Lead pollution

Mining and smelting have been a source of lead atmospheric pollution since ancient times. Atmospheric lead may travel long distances before it is deposited on remote ecosystems like alpine lakes. A sediment core retrieved in Lake Redon revealed that lead pollution started here already 2,700 years ago, and peaked in the VII century. Further studies have shown a widespread contamination in sediments from lakes accross the Pyrenees. And moreover, there is a lead legacy stored for centuries in soils that is been leached nowadays causing a delayed pollution to lakes.


We monitor a number of biogeochemical and biodiversity variables in atmospheric deposition, lakes and streams in several experimental catchments of the Central Pyrenees. Our aim is to reveal environmental changes that, because the remoteness of our study sites, are a reflection of global change. Multi-decadal data series allow us to detect early indications of change and to establish the causal links.


A number of sediments cores retrieved from different lakes have allowed us to reconstruct climate and human influence on remote mountain lakes and surrounding ecosystems during the last 15,000 years. In the current context of global change, mountain lake sediments contain an invaluable information on postindustrial changes that can be benchmarked against early, predisturbance, intervals. The palaeolimnological reconstructions allow us to extend our contemporary observations back in time, and offers a reference to assess the importance of present day changes.

Regional limnology

The Pyrenees hold a lake district with a few more than one thousand alpine lakes. Lithological, climatic, and altitudinal gradients have an effect on the physics, chemistry and biology of the lakes. Several surveys, carried since 1987 at decadal intervals, have provided a synoptic picture of the variability in the Pyrenean limnology and revealed the major time trends caused by the diverse environmental drivers at a regional scale.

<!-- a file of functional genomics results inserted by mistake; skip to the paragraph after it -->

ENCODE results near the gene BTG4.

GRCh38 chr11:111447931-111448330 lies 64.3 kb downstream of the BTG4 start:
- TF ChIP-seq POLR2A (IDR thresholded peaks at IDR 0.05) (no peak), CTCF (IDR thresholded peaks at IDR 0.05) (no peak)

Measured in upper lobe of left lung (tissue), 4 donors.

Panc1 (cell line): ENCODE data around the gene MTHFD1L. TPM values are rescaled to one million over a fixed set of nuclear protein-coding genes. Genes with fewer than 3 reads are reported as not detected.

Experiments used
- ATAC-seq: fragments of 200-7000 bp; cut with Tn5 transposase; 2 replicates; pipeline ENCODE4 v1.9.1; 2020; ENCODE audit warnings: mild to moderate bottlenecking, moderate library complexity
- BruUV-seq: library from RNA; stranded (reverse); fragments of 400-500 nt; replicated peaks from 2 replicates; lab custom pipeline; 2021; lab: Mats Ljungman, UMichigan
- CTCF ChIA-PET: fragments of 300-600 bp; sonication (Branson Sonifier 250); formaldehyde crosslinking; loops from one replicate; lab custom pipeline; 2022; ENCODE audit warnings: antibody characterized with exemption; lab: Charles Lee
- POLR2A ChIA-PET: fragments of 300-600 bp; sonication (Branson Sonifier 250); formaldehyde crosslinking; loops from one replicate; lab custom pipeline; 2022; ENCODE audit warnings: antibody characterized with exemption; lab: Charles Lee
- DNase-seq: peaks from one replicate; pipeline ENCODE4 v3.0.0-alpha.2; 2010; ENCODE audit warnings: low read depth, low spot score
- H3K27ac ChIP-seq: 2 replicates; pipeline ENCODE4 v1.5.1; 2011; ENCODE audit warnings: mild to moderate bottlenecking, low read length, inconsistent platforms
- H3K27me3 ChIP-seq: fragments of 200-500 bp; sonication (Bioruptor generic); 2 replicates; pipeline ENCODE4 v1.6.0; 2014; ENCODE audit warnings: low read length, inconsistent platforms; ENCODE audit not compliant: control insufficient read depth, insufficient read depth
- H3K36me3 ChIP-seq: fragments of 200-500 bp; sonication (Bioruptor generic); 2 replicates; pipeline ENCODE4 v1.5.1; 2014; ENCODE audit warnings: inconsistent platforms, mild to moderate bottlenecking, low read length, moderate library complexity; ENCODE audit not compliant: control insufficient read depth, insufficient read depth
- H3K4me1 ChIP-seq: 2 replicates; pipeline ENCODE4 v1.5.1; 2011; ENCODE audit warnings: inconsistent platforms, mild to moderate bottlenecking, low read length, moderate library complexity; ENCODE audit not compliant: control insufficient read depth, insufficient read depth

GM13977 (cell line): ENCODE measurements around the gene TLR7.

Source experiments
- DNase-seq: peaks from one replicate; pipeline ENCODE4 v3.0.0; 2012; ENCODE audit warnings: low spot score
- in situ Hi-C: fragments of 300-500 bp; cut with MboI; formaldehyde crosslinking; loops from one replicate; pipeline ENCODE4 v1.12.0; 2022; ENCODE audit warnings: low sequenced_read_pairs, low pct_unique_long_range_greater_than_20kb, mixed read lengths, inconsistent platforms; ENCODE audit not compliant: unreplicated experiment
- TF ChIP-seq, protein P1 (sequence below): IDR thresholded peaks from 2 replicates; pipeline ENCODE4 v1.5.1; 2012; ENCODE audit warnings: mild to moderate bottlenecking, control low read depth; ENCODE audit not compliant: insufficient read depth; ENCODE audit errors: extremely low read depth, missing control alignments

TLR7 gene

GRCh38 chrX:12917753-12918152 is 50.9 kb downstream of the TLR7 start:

Atmospheric N deposition

Humans have dramatically disturbed the earth's N cycle to the point that this alteration is considered one of the most serious threats to the global ecosystem. Part of the excess N circulates through the atmosphere and is deposited with precipitation, reaching areas that would otherwise be free of direct human impact. Atmospherically deposited N has an acidifying effect on aquatic ecosystems, and causes also changes in the pattern of ecological nutrient limitation in lakes. Pyrenean catchments are saturated of N of human origin and streams are leaching that N excess.

Lake Redon field work

Lake Redo have been investigated since 1983 and regular monitoring is carried out since 1995. Througout these years many topics have been address and experiments performed supported by the on-shore facilites.  

The underwater gardens of the Pyrenees

Together with high peaks, lakes are one of the outstanding features in high mountain landscapes. Mountaineers know and enjoy the beauty of these blue spots framed by mountains, meadows and forests. But few people know the secret landscapes hiden under their water surface. In this clip, we dive into several lakes in the Aig├╝estortes National Park to discover the underwater gardens of the Pyrenees

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